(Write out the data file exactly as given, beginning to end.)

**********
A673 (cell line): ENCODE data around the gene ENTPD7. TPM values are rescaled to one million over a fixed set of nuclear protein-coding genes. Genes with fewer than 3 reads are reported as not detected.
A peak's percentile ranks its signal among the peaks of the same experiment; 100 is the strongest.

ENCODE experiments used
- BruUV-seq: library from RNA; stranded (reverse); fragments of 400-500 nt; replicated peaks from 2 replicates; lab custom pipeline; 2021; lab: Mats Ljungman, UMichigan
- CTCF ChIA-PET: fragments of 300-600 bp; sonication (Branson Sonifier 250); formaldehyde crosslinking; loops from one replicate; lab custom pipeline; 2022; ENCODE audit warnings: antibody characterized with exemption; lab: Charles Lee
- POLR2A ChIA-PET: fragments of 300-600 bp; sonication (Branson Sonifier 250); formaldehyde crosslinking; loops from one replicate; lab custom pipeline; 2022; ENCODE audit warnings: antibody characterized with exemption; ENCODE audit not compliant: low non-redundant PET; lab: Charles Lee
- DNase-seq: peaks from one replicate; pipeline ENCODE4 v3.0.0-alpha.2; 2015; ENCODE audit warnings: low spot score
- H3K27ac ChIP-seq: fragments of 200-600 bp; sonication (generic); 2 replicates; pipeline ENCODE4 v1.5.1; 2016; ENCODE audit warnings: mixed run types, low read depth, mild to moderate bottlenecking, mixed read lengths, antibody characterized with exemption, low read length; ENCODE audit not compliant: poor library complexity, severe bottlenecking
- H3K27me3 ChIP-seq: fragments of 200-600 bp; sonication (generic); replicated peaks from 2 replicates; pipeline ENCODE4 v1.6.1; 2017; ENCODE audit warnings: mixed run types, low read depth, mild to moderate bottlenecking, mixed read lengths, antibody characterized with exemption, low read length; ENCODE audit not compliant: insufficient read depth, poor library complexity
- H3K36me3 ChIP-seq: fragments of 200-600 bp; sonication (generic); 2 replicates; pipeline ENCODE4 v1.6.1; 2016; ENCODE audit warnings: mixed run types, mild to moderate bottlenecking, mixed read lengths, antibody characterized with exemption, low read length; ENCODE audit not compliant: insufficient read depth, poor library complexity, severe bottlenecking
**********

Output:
A673 (cell line): ENCODE data around the gene ENTPD7. TPM values are rescaled to one million over a fixed set of nuclear protein-coding genes. Genes with fewer than 3 reads are reported as not detected.
A peak's percentile ranks its signal among the peaks of the same experiment; 100 is the strongest.

ENCODE experiments used
- BruUV-seq: library from RNA; stranded (reverse); fragments of 400-500 nt; replicated peaks from 2 replicates; lab custom pipeline; 2021; lab: Mats Ljungman, UMichigan
- CTCF ChIA-PET: fragments of 300-600 bp; sonication (Branson Sonifier 250); formaldehyde crosslinking; loops from one replicate; lab custom pipeline; 2022; ENCODE audit warnings: antibody characterized with exemption; lab: Charles Lee
- POLR2A ChIA-PET: fragments of 300-600 bp; sonication (Branson Sonifier 250); formaldehyde crosslinking; loops from one replicate; lab custom pipeline; 2022; ENCODE audit warnings: antibody characterized with exemption; ENCODE audit not compliant: low non-redundant PET; lab: Charles Lee
- DNase-seq: peaks from one replicate; pipeline ENCODE4 v3.0.0-alpha.2; 2015; ENCODE audit warnings: low spot score
- H3K27ac ChIP-seq: fragments of 200-600 bp; sonication (generic); 2 replicates; pipeline ENCODE4 v1.5.1; 2016; ENCODE audit warnings: mixed run types, low read depth, mild to moderate bottlenecking, mixed read lengths, antibody characterized with exemption, low read length; ENCODE audit not compliant: poor library complexity, severe bottlenecking
- H3K27me3 ChIP-seq: fragments of 200-600 bp; sonication (generic); replicated peaks from 2 replicates; pipeline ENCODE4 v1.6.1; 2017; ENCODE audit warnings: mixed run types, low read depth, mild to moderate bottlenecking, mixed read lengths, antibody characterized with exemption, low read length; ENCODE audit not compliant: insufficient read depth, poor library complexity
- H3K36me3 ChIP-seq: fragments of 200-600 bp; sonication (generic); 2 replicates; pipeline ENCODE4 v1.6.1; 2016; ENCODE audit warnings: mixed run types, mild to moderate bottlenecking, mixed read lengths, antibody characterized with exemption, low read length; ENCODE audit not compliant: insufficient read depth, poor library complexity, severe bottlenecking